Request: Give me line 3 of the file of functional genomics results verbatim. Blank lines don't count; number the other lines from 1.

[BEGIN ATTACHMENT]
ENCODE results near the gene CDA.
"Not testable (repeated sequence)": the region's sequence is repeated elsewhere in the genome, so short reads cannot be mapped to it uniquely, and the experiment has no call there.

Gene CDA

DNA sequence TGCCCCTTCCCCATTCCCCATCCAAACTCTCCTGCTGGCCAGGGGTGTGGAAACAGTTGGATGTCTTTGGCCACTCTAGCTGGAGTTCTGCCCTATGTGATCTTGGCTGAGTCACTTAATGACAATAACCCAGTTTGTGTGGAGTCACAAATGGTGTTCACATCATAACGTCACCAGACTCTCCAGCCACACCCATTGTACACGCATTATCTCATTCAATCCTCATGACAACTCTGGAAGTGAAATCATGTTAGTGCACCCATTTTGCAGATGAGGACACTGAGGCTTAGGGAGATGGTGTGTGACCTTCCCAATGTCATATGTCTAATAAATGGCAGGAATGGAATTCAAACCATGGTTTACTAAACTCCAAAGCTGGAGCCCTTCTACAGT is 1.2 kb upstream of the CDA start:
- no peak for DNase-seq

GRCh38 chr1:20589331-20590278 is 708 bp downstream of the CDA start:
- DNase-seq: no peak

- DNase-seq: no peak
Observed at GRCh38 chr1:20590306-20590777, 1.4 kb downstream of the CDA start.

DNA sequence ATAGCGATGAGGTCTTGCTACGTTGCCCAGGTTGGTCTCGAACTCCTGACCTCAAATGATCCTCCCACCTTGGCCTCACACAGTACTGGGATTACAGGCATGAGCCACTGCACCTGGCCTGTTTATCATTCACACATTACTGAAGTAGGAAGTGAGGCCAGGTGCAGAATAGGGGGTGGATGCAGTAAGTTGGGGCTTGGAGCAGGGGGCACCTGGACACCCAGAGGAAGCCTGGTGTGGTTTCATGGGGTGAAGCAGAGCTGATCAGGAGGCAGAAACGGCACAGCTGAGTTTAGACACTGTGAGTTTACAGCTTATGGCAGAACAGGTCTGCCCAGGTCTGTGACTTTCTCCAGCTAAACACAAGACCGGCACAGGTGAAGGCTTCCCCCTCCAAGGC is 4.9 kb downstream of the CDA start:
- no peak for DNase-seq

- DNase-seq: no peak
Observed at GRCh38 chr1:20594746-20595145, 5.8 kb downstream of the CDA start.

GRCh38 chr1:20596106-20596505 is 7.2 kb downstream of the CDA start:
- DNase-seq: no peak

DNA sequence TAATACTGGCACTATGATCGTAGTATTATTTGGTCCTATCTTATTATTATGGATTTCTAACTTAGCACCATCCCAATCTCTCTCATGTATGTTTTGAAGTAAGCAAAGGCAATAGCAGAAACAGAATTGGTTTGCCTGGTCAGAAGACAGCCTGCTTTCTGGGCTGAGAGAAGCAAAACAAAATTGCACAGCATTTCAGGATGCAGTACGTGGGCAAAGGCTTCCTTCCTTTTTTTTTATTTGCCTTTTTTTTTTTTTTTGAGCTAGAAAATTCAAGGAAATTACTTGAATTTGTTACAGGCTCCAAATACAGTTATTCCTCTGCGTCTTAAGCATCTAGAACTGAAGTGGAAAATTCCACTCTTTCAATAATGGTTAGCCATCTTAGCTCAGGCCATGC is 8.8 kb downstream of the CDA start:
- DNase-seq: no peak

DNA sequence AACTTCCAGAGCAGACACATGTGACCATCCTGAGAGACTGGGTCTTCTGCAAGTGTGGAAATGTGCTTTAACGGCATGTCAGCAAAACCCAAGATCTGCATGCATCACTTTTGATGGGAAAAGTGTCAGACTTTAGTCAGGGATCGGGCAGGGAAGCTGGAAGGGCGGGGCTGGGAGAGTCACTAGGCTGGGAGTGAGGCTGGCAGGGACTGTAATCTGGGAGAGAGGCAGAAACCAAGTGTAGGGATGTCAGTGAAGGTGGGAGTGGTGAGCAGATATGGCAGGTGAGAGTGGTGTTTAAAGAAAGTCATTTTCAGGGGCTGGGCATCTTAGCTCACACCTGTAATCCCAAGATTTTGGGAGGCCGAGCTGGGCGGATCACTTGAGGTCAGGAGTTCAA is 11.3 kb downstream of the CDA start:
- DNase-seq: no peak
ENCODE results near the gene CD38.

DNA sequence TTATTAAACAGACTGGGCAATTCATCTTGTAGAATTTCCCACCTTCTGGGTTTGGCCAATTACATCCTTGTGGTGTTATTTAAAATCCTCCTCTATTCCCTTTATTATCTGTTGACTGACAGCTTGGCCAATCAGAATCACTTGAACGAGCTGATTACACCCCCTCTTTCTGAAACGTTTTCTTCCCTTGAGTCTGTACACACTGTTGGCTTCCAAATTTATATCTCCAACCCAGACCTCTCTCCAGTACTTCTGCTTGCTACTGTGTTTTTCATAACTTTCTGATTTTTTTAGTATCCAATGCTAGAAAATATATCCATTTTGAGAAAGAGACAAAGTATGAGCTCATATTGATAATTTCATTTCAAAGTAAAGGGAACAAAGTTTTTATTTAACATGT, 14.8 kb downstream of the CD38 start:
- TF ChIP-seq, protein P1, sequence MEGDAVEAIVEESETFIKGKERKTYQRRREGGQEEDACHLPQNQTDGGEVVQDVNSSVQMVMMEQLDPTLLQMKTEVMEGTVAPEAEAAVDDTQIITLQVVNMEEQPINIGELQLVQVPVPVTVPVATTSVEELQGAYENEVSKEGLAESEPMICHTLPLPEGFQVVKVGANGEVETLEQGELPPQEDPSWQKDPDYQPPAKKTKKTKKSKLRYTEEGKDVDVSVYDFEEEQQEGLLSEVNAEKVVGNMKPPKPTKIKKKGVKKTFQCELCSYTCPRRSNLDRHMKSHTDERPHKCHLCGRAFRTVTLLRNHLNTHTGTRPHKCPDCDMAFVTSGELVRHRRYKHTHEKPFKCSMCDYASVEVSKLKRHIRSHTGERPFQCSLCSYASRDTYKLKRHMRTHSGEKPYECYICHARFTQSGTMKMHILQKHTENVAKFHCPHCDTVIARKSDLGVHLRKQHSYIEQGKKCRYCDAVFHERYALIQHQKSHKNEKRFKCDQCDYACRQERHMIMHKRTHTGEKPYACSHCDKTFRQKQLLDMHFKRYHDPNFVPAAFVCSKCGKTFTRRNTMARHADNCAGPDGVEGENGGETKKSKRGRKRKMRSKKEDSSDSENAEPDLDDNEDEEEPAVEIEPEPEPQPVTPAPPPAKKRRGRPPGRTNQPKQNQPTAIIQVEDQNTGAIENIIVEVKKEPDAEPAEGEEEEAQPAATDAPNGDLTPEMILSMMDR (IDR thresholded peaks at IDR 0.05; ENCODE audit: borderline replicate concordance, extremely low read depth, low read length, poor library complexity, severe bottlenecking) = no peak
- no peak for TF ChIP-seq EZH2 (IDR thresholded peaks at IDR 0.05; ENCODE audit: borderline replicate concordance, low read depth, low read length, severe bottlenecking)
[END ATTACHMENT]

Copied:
Gene CDA